Tipping Point: Using Bitcoin to Aid Victims of Tropical Floods

Published on November 30th, 2015 by sgsshankar

It's the usual tropical season here in Chennai, India, but this year is not like any other. Rain brought floods and chaos, causing the city to float. The continuous rain for the past month has surpassed all the odds and brought a halt to the usual life.

Too much rain, too little space

The state of Tamil Nadu has received 485 mm of rain so far. The amount already exceeded the seasonal average of 438 mm. Further rain is expected around the corner as more storms are yet to move to the shore. In November alone, the state has received 352 mm of rain, which is more than twice the monthly average of 170 mm. The city of Chennai has received 1186 mm of rain in the month of November, which is three times the monthly average of 407 mm. On five occasions this month, Chennai recorded three-digit, 24-hour rainfall. The greatest amount of 265 mm fell between November 15 and 16, according to the skymetweather.


Rain, rain, go away

The impact of the rain has been devastating. Water levels in the far part of the city rose, causing all the streets, buildings, and cars to flood. People and animals needed life jackets, as the water reached knee level, with nowhere to drain. In addition, water-logged roads and subways made it hard for people to come out of the house.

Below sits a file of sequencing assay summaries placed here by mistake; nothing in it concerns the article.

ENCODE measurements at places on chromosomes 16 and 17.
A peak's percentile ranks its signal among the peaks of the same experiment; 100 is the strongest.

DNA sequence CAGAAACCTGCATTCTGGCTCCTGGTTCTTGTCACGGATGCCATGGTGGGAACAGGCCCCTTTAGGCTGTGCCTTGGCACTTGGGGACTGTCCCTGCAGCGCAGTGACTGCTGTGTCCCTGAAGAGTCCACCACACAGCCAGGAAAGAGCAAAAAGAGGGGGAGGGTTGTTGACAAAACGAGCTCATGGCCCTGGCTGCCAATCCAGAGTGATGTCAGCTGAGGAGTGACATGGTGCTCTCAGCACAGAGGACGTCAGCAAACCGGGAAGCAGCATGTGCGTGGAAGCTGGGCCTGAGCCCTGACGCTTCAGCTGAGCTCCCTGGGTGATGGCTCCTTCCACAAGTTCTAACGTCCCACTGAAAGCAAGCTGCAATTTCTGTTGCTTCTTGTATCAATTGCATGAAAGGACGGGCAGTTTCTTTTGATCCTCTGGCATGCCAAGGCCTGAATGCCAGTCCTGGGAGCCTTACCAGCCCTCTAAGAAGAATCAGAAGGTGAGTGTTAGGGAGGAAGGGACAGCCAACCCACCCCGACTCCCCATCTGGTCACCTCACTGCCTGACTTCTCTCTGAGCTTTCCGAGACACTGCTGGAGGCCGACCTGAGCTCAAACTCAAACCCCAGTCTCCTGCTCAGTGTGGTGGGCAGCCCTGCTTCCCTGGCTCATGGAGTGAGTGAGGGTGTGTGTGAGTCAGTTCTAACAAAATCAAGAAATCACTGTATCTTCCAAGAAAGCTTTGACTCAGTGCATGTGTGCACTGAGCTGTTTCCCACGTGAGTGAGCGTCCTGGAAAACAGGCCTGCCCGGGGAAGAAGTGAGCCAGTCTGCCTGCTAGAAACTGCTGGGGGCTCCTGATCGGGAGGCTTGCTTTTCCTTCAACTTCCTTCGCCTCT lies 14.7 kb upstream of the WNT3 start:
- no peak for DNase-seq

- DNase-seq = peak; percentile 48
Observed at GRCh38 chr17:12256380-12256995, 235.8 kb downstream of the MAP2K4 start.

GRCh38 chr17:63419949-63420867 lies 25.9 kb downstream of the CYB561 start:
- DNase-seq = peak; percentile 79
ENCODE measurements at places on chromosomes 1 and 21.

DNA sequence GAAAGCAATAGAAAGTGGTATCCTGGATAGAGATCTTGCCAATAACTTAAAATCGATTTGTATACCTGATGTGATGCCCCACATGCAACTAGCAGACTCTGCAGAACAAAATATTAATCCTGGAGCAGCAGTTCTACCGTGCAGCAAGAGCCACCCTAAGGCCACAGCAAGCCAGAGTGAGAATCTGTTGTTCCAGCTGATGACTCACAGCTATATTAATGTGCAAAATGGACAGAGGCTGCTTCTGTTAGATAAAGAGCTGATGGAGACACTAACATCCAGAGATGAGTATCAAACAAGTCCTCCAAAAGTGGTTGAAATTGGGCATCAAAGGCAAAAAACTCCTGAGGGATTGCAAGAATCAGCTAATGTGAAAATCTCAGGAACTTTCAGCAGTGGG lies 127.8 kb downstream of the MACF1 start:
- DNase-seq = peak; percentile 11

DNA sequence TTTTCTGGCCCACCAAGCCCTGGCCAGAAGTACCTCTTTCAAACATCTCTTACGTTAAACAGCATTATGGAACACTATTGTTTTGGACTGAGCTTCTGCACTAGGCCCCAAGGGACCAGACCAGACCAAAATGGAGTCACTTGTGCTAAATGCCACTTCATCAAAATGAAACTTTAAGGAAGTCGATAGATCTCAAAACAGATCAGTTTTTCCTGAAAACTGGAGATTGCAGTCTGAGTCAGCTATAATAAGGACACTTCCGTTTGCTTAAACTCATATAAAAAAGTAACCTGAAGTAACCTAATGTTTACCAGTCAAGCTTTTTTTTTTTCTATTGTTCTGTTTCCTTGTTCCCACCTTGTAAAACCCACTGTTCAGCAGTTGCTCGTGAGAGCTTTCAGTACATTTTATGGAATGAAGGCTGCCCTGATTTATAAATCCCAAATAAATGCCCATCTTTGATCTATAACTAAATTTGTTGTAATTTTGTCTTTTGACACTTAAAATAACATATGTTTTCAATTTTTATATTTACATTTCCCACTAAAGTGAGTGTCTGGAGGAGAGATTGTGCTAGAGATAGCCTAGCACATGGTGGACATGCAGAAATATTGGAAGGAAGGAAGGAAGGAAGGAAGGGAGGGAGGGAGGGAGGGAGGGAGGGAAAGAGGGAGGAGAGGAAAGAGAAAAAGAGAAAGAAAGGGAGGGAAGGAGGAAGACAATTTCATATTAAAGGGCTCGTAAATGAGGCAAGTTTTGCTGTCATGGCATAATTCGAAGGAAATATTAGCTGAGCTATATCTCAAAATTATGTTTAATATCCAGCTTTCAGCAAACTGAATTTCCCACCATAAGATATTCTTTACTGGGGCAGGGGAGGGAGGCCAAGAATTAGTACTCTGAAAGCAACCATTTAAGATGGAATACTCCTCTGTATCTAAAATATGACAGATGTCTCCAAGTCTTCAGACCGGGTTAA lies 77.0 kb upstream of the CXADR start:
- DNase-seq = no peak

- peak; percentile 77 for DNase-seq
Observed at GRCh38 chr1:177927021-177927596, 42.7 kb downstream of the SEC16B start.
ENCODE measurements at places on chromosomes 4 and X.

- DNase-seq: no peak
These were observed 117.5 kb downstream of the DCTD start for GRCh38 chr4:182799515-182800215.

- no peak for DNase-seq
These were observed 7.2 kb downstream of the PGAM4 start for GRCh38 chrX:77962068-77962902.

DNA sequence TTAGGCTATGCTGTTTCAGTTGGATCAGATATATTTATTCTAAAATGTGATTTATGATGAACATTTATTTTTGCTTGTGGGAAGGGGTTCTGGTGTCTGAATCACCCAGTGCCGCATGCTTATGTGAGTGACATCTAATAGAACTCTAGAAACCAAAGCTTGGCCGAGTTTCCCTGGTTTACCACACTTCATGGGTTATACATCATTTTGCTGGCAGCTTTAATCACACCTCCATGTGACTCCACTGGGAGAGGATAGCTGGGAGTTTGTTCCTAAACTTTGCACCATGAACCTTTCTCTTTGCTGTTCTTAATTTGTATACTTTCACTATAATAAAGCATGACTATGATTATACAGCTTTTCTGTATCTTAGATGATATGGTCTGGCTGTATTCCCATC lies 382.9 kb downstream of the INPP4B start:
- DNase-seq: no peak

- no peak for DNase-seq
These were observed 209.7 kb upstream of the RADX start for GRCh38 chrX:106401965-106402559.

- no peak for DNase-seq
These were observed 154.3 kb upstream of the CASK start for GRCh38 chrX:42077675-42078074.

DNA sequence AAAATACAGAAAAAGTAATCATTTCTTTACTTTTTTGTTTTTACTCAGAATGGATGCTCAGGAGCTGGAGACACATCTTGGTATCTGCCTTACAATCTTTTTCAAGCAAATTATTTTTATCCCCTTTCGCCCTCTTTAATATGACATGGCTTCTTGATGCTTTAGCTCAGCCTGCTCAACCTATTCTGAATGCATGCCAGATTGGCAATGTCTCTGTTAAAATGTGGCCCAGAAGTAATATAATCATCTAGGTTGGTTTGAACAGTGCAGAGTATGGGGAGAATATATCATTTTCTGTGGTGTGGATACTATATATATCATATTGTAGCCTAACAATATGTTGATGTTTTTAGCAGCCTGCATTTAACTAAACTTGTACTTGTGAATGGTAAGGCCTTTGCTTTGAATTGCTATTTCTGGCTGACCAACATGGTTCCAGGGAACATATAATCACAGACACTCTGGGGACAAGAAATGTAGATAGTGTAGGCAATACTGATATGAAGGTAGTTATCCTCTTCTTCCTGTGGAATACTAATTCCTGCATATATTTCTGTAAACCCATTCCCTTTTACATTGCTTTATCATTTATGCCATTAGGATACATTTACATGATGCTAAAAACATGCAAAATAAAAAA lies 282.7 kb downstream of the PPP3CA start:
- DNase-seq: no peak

To worsen the situation, sewer lines mixed with the drinking water, making people ill. Some of the flooded areas had no drinking water or electricity and people were scared to see water snakes and reptiles floating in the water. The rainy streets were filled with sorrow, as there were some causalities due to the open electric wire on the street, causing the electrocution of a few animals and people. The rescue department went into action and nearly 55,000 people in Chennai and in the neighbouring areas were shifted to safer locations.


Help on the way

NGOs, the government, and fire department rescue teams have sprung into action, helping people in different areas. People distributed food packets and clean water to affected areas. Boats with professional rowers were brought in to move people quickly to dry land. The taxi service Ola offered free boat service for affected areas as part of the mission.


Changecup India, with the help of ChangeTip, collected funds from kind-hearted people to donate to World Vision India to help clean up Chennai. Thanks to bitcoins, financial help was almost instant for donating at the right time.

Whether the effects of the rain were caused by environmental damage or natural wrath is debatable. One thing is for sure. During times like this, people should hold hands to aid and help fellow humans. A technology like bitcoin can also give a hand. I believe in bringing a change, one that is here for good and for the long run. A change for humanity.

Feel free to browse my GitHub open-source Bitcoin projects. Tip this blog or my other work on ChangeTip.

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